Student reaction to formal, and informal, learning off-campus has been mixed. In evaluative interviews conducted with recent Unit X graduates the sense of freedom and independence offered by external learning spaces was praised, as was the opportunity to gain ‘real world’ experience. However, resource-heavy subjects such as textiles in practice and 3D design found the lack of specialised resources in alternative spaces frustrating, and the additional time and cost incurred attending sessions also deterred students. These latter concerns have been addressed by reimbursing students for additional travel expenses, streamlining these procedures further could work to further allay concerns. For students concerned about lack of specialised resources the universal aspects of briefs (e.g. drawing, strategy) could be emphasised.

As I conclude my evaluation of Unit X I will be making recommendations of how the unit should continue in its fifth year, and will be advocating for continued use of external learning spaces. However, further work will need to be done in developing how these spaces are used, and the balance between traditional and alternative learning spaces that is most beneficial to the unit. In my action plan I have considered the next steps to take.

Words: 560

Things to do…

  • In formative and summative research conclusions, advocate for continued use of alternative learning spaces
  • Identify which alternative spaces have been most beneficial to student experience in Unit X, and how this can be replicated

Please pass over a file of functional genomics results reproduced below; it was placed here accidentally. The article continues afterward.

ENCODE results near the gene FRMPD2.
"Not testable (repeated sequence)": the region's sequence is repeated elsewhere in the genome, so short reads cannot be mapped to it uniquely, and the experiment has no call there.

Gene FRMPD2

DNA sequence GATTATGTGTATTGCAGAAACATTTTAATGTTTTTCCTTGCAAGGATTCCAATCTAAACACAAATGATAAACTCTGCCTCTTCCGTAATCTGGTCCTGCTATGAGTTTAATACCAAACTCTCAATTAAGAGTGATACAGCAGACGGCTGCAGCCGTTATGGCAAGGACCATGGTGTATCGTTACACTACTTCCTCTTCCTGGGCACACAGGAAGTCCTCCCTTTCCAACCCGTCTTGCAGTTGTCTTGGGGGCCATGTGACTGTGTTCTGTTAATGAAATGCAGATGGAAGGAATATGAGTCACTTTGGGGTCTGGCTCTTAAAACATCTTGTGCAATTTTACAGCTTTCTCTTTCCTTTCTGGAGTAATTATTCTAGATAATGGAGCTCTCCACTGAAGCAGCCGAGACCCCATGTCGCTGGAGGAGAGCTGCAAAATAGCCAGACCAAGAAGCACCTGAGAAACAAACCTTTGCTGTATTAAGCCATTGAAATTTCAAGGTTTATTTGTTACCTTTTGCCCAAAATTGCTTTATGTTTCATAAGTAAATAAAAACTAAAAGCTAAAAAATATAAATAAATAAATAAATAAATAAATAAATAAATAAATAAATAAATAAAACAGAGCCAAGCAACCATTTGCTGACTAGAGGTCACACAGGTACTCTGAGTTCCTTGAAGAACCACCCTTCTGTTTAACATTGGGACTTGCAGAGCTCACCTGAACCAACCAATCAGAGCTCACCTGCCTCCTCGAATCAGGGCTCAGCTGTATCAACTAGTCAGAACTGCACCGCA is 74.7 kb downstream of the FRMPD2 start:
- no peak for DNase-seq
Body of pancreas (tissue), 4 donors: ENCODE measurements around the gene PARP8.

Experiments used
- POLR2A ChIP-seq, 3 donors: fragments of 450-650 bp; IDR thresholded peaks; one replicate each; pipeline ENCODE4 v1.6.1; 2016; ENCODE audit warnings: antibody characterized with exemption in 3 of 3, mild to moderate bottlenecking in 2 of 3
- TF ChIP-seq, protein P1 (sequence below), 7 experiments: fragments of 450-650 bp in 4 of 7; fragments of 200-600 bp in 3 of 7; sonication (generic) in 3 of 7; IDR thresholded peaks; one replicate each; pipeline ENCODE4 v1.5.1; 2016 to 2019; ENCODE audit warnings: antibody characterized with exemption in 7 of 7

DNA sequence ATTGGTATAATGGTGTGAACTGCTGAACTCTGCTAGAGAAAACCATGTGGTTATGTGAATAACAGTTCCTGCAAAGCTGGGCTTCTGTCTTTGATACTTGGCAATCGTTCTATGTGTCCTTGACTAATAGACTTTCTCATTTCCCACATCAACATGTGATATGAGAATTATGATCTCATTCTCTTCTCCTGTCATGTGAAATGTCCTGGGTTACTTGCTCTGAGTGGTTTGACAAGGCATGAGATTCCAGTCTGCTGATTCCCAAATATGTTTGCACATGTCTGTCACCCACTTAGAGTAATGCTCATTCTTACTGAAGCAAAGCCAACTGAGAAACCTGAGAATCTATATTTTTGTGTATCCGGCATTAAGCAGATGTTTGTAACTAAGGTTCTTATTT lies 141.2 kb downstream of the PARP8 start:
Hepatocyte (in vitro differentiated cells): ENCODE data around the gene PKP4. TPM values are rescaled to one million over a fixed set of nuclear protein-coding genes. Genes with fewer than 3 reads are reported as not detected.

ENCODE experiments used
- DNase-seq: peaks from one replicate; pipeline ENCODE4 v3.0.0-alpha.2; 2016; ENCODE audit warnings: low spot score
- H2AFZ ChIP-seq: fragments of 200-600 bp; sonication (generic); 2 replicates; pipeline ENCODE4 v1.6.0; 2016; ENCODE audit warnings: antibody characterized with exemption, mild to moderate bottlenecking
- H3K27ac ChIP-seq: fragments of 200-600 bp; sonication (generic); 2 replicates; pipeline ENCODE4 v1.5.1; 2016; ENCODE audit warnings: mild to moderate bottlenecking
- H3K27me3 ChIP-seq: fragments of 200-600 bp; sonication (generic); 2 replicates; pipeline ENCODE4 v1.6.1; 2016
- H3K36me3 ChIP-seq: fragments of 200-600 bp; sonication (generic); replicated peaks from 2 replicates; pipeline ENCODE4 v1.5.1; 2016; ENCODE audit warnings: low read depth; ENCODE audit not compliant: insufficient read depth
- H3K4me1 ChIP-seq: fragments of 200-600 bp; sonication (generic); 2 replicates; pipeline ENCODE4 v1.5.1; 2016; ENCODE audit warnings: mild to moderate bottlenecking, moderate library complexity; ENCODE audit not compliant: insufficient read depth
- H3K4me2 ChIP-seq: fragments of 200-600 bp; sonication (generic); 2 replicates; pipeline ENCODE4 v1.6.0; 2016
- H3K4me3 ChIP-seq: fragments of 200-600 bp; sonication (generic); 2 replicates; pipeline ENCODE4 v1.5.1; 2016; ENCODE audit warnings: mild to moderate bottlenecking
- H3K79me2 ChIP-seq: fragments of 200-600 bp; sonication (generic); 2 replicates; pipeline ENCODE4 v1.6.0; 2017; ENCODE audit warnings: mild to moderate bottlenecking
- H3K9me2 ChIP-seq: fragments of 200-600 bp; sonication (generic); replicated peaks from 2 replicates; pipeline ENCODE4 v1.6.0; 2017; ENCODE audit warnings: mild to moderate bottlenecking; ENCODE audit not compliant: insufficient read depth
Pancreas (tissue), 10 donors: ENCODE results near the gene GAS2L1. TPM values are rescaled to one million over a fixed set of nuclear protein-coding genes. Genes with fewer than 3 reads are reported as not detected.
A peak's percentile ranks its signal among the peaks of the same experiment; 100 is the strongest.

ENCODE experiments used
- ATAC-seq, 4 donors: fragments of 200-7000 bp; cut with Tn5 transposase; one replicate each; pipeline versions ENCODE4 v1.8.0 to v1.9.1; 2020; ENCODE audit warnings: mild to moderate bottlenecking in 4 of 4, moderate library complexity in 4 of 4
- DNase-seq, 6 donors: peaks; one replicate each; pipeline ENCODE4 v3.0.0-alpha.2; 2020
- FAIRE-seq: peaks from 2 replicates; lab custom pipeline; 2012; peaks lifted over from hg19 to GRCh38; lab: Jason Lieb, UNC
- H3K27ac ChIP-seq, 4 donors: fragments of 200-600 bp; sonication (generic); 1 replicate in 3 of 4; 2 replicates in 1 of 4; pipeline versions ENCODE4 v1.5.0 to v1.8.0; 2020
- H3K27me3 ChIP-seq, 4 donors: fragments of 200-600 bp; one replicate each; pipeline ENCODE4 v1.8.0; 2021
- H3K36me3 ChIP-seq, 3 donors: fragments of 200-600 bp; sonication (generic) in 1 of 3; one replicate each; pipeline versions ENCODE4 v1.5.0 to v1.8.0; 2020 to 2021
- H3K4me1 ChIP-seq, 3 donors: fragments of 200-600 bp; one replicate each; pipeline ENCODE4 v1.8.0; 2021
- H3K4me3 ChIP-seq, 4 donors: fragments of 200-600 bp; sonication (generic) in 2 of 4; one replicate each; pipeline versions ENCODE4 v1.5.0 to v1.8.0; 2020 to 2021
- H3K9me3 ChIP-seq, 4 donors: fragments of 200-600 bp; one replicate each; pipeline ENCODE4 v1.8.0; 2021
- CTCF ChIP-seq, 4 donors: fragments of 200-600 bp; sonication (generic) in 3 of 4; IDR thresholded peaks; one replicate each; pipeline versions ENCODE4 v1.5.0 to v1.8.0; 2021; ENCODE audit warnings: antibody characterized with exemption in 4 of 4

• Advise on strategies for adequately reimbursing students’ travel expenses in a timely manner, to cut hidden costs

Hasty, Dr A., (2015). Design Was Here: Teaching in a Variety of Learning Environments. At Design Principles and Practices. Chicago, IL, March.
Sadler Takach, Prof. B., (2015). Studying the DesignAid Learning Experience. At Design Principles and Practices. Chicago, IL, March.
McCullagh, J., McFadyen, J., Holmes, A., Crow, D., McKeating, J, (2012). Re-make, re-model: this is design education tomorrow calling. At DesignEd Asia—Incorporating Disciplinary Dynamics Into Design Education. Hong Kong, December.


5 thoughts on “FLEX 4 – Design Principles and Practices

  1. Hi Kate, sorry the previous comment didn’t reach you.

    This is an interesting post about learning spaces, spaces dedicated for learning and others that have not been designed for learning. It would be valuable to reflect on formal and informal learning, what is happening at the moment and what that means to learning spaces also, digital and non-digital.

    You mention the use of alternative spaces for Unit X. What was the rationale for this, what are the opportunities also? How does this work with students? How do they engage? Remember that the action plan needs to be specific and needs to show commitment to action. Have another look at the unit handbook please to make sure that you are addressing everything. Also read the assessment criteria.

    Well done so far,

    Looking forward to your final activity for FLEX.


  2. Hi Kate,

    I read the latest version with great interest. You mention students’ responses regarding different spaces and I am wondering if you have any ideas of how to overcome the difficulties some students seem to experience. Please add your ideas at the end of the relevant paragraph near the end.